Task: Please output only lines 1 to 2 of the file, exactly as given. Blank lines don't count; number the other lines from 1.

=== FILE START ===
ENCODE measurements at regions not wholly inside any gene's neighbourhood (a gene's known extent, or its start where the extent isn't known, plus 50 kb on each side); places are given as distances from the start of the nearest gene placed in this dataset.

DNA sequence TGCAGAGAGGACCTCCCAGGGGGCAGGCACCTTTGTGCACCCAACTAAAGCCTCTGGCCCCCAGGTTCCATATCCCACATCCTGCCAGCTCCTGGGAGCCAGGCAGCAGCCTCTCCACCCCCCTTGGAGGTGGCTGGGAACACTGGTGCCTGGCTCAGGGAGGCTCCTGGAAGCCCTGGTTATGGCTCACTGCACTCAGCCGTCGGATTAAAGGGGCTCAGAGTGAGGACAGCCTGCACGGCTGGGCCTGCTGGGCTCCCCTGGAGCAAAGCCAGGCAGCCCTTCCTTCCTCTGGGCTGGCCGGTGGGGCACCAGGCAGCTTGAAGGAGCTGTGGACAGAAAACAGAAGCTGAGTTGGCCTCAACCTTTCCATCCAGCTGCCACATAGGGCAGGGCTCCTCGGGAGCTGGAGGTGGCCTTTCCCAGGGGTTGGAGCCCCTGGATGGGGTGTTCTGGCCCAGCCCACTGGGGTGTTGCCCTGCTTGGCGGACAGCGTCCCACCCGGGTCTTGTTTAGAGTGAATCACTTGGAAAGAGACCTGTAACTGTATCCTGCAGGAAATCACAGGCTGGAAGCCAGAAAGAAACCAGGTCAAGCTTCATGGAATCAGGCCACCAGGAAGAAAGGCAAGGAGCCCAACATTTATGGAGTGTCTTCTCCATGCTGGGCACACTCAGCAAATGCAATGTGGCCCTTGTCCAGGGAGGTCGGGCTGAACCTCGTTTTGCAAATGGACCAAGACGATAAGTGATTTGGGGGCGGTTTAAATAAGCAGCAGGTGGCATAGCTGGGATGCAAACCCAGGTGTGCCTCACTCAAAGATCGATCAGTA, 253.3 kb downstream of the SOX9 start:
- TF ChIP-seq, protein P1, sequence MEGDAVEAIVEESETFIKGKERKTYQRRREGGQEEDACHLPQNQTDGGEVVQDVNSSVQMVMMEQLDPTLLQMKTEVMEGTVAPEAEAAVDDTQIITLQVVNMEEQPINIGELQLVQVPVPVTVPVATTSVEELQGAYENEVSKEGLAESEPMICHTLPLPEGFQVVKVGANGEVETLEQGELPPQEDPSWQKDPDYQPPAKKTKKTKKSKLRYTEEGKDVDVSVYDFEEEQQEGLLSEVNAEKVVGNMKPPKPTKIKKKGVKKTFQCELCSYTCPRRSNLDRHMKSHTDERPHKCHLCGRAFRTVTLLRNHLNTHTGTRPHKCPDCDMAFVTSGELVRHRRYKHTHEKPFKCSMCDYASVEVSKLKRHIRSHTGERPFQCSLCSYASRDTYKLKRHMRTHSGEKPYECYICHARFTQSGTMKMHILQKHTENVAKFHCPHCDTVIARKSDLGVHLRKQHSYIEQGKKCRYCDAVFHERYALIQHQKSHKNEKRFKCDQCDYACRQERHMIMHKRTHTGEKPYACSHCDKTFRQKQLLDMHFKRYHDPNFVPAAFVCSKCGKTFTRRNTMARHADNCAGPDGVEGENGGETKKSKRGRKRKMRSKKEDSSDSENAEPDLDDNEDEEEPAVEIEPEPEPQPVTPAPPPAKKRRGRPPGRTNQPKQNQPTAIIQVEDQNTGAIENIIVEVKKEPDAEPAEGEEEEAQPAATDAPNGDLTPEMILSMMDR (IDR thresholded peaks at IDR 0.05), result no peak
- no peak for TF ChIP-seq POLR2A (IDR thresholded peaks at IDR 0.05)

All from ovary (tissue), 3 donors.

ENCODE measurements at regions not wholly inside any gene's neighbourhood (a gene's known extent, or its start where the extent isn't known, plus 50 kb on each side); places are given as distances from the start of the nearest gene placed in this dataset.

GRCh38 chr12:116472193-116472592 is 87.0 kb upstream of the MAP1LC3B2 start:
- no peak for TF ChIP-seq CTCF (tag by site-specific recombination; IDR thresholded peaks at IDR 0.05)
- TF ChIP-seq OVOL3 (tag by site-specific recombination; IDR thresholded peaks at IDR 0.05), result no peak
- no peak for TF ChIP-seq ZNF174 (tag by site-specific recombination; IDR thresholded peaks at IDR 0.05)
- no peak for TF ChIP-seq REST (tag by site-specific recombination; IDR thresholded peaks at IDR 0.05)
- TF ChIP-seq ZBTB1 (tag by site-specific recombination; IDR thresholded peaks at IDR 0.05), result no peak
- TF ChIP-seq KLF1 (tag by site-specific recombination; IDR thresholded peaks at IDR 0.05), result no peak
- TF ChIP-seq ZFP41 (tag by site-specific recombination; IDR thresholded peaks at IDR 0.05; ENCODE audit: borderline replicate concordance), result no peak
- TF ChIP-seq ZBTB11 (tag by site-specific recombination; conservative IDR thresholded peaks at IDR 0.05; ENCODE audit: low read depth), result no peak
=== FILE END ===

ENCODE measurements at regions not wholly inside any gene's neighbourhood (a gene's known extent, or its start where the extent isn't known, plus 50 kb on each side); places are given as distances from the start of the nearest gene placed in this dataset.

DNA sequence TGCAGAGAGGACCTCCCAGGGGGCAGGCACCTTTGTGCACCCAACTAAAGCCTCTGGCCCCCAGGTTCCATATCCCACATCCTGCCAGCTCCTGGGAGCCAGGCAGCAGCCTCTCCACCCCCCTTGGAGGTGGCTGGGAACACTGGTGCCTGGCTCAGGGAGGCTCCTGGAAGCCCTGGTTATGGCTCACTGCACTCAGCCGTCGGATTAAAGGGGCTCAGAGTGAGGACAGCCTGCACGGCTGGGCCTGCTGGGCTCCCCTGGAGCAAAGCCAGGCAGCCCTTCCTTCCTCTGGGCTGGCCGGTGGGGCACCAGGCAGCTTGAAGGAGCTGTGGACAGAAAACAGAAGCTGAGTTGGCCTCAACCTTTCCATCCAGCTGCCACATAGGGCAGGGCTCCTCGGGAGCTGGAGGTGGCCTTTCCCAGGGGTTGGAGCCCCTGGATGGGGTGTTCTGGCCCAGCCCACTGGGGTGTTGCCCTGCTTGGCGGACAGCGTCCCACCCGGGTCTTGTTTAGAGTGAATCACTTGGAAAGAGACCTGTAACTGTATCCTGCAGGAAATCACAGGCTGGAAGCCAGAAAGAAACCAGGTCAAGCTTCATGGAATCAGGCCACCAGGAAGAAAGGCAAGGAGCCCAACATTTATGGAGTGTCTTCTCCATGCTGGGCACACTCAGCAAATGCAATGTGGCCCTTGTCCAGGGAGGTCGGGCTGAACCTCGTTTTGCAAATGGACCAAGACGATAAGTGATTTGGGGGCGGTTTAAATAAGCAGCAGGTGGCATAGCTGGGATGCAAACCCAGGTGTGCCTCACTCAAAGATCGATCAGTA, 253.3 kb downstream of the SOX9 start: